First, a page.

After the Uber ban in London, could Sydney be next?

After the Uber ban in London, could Sydney be next?

Uber's new CEO Dara Khosrowshahi acknowledged on Monday that the ride-hailing company has made mistakes, responding to London's decision to pull its operating license.

It highlighted Uber's approach to reporting serious criminal offences, obtaining medical certificates and background checks on drivers, and its explanation of the use of "greyball" software that it said could be used to thwart regulators. London police investigated 32 Uber drivers for rape or sexual assault of a passenger between May 2015 and May 2016, according to Freedom of Information Act data obtained by the Sun.

Reacting to the petition reaching more than 500,000 signatures, Mr Khan said: "I know that Uber has become a popular service for many Londoners - but it would be wrong for TfL to licence Uber if there was any way this could pose a threat to Londoners' safety or security".

Transport for London's decision to cancel Uber's private hire licence has angered numerous 3.5 million Londoners who have come to rely on the cheaper alternatives to black cabs. The company will be allowed to continue operating throughout the appeals process. It seems to have worked to an extent, with one of the car-hire firm's execs admitting it was willing to negotiate, and with the newly appointed CEO Dara Khosrowshahi admitting that Uber will have to make changes in the future.

London Mayor Sadiq Khan says anger from customers and drivers over Uber losing its licence should be directed at the company.

This certainly isn't the first time that Uber has battled city transportation regulators. Uber said the ban would show that London is closed to innovative companies.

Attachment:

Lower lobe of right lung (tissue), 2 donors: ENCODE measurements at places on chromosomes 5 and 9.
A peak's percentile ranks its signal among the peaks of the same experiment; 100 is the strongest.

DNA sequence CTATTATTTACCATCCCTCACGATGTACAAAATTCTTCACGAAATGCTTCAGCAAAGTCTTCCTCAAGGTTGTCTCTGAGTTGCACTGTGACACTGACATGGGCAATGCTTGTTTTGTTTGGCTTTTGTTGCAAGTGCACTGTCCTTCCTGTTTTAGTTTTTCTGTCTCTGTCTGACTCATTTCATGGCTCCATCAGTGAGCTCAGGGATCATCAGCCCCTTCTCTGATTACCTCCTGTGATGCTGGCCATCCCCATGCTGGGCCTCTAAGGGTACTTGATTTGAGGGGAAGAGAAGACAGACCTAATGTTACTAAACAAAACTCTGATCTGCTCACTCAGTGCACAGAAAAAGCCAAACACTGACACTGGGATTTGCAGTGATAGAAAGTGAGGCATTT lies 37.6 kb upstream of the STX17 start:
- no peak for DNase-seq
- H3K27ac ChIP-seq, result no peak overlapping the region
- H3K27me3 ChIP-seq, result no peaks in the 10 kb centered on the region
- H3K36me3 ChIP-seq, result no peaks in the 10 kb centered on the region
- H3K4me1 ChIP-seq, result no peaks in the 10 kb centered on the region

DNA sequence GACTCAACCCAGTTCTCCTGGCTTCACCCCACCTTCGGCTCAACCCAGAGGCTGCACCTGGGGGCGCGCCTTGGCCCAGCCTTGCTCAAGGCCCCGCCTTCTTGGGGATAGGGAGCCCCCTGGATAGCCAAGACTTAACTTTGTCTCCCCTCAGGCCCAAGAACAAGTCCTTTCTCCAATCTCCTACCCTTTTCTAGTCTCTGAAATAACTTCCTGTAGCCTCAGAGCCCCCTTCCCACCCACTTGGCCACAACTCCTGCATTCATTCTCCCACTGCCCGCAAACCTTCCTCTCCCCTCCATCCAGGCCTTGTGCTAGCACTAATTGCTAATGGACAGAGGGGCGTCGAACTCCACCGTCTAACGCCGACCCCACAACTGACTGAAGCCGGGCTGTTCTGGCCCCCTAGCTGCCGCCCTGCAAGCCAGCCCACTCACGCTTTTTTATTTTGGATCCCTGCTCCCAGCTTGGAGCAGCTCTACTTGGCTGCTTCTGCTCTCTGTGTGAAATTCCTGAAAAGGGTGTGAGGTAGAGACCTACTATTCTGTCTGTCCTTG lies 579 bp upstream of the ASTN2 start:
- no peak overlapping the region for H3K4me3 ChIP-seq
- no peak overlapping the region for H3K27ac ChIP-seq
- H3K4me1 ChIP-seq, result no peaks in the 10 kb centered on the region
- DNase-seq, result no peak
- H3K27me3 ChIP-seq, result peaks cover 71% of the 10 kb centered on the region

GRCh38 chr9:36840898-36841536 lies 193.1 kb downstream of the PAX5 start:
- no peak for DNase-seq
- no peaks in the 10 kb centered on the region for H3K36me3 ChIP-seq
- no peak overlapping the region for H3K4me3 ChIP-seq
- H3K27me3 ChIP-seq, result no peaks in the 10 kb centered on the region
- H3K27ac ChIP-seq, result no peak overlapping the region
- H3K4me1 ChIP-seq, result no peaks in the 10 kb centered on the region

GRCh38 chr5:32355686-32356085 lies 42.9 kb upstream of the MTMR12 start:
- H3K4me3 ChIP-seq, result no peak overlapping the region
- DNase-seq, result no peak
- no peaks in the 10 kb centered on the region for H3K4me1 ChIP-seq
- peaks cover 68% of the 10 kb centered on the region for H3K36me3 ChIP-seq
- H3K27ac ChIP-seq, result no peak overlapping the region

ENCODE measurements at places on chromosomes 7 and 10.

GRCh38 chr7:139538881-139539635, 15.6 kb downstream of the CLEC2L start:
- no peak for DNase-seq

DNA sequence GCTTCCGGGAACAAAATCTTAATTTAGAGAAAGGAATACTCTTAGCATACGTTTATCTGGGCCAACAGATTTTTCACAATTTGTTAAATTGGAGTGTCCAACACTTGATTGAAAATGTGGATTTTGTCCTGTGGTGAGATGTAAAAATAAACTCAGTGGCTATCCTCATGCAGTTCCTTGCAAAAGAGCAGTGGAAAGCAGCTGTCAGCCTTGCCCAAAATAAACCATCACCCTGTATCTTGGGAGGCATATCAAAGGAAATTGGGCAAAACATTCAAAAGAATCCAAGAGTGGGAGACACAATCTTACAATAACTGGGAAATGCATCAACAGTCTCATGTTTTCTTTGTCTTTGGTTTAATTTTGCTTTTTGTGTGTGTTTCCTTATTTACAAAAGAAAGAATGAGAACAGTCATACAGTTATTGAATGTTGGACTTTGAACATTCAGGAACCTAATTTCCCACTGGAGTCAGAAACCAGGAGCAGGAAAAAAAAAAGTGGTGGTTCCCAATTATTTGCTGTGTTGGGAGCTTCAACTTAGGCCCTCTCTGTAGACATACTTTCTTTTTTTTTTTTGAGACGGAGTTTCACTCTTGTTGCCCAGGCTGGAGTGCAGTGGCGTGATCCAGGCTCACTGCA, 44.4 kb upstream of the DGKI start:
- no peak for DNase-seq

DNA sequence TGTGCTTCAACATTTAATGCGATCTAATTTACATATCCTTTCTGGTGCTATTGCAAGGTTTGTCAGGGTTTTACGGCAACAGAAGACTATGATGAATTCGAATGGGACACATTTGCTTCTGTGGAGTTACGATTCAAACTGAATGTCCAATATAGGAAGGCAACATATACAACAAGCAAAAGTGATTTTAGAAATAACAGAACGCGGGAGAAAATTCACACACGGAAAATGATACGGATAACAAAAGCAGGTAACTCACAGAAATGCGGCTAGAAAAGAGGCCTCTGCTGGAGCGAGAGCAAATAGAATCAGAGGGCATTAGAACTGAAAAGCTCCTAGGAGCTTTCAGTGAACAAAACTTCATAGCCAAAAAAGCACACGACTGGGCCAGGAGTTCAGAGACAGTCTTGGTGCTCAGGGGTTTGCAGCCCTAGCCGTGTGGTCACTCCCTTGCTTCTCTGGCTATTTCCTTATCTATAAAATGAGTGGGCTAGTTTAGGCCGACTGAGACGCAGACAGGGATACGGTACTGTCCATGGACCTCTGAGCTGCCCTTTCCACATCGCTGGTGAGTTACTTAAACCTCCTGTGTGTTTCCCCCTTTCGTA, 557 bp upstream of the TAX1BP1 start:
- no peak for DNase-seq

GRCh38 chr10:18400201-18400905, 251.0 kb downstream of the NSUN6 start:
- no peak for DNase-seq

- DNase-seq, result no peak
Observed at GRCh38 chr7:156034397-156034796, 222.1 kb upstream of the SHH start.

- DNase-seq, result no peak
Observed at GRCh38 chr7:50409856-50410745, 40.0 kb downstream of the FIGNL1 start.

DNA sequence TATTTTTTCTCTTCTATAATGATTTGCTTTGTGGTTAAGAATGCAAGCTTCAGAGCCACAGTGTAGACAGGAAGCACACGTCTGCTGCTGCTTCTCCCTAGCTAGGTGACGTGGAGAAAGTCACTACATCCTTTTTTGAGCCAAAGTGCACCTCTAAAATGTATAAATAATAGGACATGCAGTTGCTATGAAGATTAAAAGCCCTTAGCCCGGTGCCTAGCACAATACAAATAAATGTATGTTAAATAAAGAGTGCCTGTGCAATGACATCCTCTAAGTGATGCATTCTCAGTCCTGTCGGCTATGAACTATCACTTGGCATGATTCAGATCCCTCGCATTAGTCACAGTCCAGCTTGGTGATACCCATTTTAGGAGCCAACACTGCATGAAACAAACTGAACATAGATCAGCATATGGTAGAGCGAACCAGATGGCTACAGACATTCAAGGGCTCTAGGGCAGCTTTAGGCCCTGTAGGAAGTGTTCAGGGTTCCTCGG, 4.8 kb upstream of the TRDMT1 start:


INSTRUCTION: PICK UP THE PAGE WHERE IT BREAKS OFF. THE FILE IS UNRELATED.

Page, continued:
Uber's year has been roiled by one scandal after another; even after Khosrowshahi's hiring, new criminal investigations into previous conduct by the company have emerged.

It has also raised the question about what will happen to Uber's 40,000 drivers.

The company has also lodged an appeal, and as such, can operate for an unknown period beyond the deadline while the appeal is considered.

By 2200 GMT Saturday, more than 600,000 people had signed although it was not clear how many of them were in London.

A NCC spokeswoman added: "When issuing a private operator's licence, the council has to be satisfied that the applicant is fit and proper to hold the licence in line with legislation and the council's licensing policy".

What do you think of Khosrowshahi's apology, along with the directions change to Uber's executive communications strategy? It now operates ride services in more than 600 cities, covering as much as 95 percent of the United States population. "All companies in London must play by the rules and adhere to the high standards we expect - particularly when it comes to the safety of customers".